One of the many parts of the announcement on February 5 was the introduction of EasyOptimize technology. You might have missed it, but it’s briefly described in several places, including on the IBM Power Systems Advantages page. The key words used to describe EasyOptimize are:
“To achieve maximum performance, POWER processor-based systems are designed with EasyOptimize technologies that enable the system to tune automatically to specific industry workloads.”
There are various technologies in the EasyOptimize category. One of them is the Dynamic Platform Optimizer, which is used across a Power platform to optimize memory access for a system with multiple partitions running. I’m not going to describe it in detail, because it was very nicely covered in the Power Firmware blog a couple weeks back, but it’s a clear example of the kind of technology we’re building.
Another example that’s called out in some places is called AIX Dynamic System Optimizer. It’s an extension of the AIX Active System Optimizer and performs such functions as cache and memory affinity optimization, and tuning the operation of the operating system to optimize database workloads.
The same kind of function is integrated into the fabric of the IBM i operating system. Consequently, as we were preparing for the announcement, we also coined the term IBM i Dynamic System Optimizer to describe the integrated features tune system resources to optimize business workloads. In other words, just as for AIX, EasyOptimize refers to a set of capabilities, some of which are delivered by the Power processors in conjunction with the firmware that underlies all Power operating systems.
EasyOptimize is also a set of integrated capabilities in IBM i. The Dynamic System Optimizer (DSO) function is autonomic resource management built into the IBM i operating system. Its first underpinnings were made available to clients more than 20 years ago, and it has been enhanced every release since. IBM i has been actively working to make memory and processor affinity optimal for many years, and advancements are made in each release. Affinity, for those who are not familiar with the term, describes the “distance” data has to travel from memory in the system to the processors that need to act on the data in that memory. In a system with as many cores as Power has, and as much memory as Power has, it would be very easy to have data drift “away” from the processors acting on it. Very complex algorithms are involved in ensuring that data that’s currently being used, or that will soon be used, by a processing unit (a core) is as close as possible to reduce latency. Again, affinity autonomic processing has been a part of IBM i for many years, and it represents an excellent example of EasyOptimize capabilities.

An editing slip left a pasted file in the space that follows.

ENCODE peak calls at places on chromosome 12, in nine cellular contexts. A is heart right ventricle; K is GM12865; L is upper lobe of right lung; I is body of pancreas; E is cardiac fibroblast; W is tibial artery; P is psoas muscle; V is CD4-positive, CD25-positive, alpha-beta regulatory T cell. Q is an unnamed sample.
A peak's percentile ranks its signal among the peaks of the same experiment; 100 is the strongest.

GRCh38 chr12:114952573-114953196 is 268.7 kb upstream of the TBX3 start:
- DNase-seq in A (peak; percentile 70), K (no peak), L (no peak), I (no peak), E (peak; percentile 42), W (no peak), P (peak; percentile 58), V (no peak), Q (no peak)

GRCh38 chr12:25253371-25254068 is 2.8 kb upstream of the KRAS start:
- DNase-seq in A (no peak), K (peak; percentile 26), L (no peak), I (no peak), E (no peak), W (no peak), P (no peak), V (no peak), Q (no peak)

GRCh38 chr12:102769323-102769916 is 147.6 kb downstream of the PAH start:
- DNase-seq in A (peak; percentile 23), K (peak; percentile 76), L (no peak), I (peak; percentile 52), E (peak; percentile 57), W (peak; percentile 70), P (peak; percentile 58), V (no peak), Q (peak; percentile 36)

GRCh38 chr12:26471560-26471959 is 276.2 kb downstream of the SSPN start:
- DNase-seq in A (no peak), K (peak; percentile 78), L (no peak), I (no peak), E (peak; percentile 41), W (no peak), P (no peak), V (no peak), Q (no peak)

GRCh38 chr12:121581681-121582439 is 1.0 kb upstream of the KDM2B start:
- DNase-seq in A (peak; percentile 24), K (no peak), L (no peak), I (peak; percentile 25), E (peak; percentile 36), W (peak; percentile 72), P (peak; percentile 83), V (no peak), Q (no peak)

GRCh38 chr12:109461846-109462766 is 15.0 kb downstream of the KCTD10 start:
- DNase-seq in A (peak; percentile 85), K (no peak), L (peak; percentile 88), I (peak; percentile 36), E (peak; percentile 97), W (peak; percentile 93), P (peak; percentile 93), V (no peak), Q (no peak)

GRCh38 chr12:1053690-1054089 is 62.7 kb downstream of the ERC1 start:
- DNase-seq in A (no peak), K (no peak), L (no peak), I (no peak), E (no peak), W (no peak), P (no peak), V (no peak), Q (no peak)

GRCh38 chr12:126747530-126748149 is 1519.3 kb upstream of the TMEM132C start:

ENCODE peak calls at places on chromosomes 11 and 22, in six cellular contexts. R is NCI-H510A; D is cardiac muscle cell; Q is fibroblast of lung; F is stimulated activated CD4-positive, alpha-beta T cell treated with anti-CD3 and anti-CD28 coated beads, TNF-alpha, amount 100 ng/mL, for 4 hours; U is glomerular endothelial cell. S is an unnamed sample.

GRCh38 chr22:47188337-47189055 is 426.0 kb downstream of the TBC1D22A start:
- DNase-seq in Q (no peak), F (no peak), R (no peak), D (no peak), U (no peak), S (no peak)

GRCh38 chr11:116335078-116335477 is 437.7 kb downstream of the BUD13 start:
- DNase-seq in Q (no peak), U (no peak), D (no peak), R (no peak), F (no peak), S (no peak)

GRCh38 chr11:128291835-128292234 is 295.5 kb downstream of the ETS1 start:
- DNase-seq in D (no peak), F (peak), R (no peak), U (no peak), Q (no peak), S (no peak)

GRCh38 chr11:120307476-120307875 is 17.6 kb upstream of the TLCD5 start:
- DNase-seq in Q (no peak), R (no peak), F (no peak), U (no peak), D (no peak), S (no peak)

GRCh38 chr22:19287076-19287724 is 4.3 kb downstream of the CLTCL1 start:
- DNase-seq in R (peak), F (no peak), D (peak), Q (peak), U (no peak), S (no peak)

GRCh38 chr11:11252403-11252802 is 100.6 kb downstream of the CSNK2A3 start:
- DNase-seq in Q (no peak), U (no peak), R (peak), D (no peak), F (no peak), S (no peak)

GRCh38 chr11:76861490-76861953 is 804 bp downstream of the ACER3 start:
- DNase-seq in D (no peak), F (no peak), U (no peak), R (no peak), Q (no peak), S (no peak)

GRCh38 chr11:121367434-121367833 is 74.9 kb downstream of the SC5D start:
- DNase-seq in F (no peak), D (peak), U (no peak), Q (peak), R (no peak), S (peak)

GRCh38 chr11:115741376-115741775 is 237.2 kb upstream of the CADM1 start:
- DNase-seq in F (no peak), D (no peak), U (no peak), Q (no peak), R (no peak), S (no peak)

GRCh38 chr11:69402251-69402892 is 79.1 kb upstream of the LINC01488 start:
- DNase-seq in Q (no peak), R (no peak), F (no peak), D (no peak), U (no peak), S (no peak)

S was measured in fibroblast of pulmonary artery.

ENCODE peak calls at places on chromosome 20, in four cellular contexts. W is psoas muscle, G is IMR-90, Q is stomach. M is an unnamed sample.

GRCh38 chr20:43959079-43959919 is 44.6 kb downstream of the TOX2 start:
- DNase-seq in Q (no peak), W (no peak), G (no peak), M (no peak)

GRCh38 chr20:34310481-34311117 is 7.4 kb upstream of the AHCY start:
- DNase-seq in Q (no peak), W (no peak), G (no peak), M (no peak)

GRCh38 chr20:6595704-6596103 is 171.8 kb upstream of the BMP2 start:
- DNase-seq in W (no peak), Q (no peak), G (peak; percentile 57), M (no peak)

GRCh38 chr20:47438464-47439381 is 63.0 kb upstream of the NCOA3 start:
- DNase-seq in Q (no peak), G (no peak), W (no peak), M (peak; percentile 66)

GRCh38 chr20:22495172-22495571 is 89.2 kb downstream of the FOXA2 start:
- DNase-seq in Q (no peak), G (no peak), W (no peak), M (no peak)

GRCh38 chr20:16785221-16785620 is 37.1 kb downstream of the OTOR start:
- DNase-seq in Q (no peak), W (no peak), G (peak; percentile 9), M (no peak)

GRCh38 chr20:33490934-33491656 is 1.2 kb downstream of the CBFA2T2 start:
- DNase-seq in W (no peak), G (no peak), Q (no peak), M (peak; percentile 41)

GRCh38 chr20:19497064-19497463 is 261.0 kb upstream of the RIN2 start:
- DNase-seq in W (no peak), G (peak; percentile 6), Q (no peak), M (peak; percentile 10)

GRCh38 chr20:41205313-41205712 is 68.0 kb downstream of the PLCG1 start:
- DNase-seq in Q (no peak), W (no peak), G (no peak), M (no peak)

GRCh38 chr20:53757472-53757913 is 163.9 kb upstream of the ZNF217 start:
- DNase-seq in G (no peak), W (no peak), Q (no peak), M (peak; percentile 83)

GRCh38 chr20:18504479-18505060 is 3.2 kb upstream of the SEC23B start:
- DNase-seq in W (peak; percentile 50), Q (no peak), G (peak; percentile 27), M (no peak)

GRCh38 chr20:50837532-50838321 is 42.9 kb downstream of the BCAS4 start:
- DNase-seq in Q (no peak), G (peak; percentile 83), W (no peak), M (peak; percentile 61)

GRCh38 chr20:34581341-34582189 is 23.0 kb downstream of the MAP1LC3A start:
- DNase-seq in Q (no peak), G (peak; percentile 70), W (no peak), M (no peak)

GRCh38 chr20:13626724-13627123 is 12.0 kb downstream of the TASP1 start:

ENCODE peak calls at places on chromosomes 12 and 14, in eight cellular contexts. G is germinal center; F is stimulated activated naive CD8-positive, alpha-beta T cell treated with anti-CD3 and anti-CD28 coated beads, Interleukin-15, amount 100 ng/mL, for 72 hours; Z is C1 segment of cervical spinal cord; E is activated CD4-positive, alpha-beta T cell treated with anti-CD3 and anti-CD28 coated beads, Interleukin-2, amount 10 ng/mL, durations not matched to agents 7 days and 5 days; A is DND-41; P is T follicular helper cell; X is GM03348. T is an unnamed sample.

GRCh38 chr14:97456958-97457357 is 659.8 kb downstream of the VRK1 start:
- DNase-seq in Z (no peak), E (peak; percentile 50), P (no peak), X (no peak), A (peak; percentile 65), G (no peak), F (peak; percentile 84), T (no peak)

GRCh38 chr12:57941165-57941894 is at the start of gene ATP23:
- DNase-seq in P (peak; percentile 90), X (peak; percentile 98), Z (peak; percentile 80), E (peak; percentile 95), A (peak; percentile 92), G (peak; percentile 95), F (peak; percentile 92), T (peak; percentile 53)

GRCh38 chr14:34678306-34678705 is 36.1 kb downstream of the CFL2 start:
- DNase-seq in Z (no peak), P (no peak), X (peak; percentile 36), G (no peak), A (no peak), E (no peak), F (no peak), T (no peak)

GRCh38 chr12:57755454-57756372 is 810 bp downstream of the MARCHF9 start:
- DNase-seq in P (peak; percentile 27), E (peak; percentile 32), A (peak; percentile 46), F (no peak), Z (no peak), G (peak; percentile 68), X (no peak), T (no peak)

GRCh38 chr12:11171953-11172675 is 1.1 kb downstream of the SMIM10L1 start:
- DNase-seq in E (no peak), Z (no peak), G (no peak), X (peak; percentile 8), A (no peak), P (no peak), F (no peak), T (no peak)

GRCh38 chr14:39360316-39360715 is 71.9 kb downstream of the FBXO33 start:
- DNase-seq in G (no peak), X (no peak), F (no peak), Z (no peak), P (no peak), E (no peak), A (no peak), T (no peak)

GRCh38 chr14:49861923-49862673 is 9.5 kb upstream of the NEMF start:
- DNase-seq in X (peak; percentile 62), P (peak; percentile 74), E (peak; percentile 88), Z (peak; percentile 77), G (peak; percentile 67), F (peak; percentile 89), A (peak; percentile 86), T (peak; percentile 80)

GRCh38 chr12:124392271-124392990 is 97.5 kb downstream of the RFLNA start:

Another example you might have heard about is the Performance Adjuster (QPFRADJ), which has been an integrated part of the operating system for more than two decades. It learns how the customer's workloads are using memory and processors and it balances system usage to optimize performance and throughput. Another example, which was made available a couple of years ago, is called IBM i Workload Group support, which allows clients to limit the processing power given to their workloads while still leaving the detailed management of which work runs on which cores to the operating system. Similarly, using a built-in function called Dynamic SMT, the IBM i operating system can recognize when a core does not need to be shared, and allow processes to run in single-threaded mode, automatically improving workload performance. These EasyOptimize autonomic performance capabilities serve the fundamental principle of integrated value in IBM i.
And then of course, we have the integrated DB2 that automates various database operations to optimize system usage based on the precise workload that’s being run. The 7.1 release, for example, delivered Adaptive Query Processing, which can automatically recognize when a frequently run query is taking longer than it has in the past, and optimizes the query to improve performance.
Most of the Dynamic System Optimizer functions within IBM i are integrated for no extra charge. DB2 for i does have some features that fit into the EasyOptimize category, which are available for an additional charge. For example, DB2 Symmetric Multiprocessing (5770SS1 Option 26) is a feature that can spread database work, such as complex queries, across multiple threads and cores automatically. When it was first introduced, only our largest customers were using multiple cores and multiple threads of execution, but with today’s POWER7 and POWER7+ processors, many more clients might get benefit from this capability.
So when you hear people talking about EasyOptimize capabilities in Power, you can be assured that IBM i is playing in that arena, and has been for a long time. Together with the rest of the Power Systems family, we are working together to use the expertise of our scientists and engineers to optimize the way our systems are used, based on the workloads your business requires.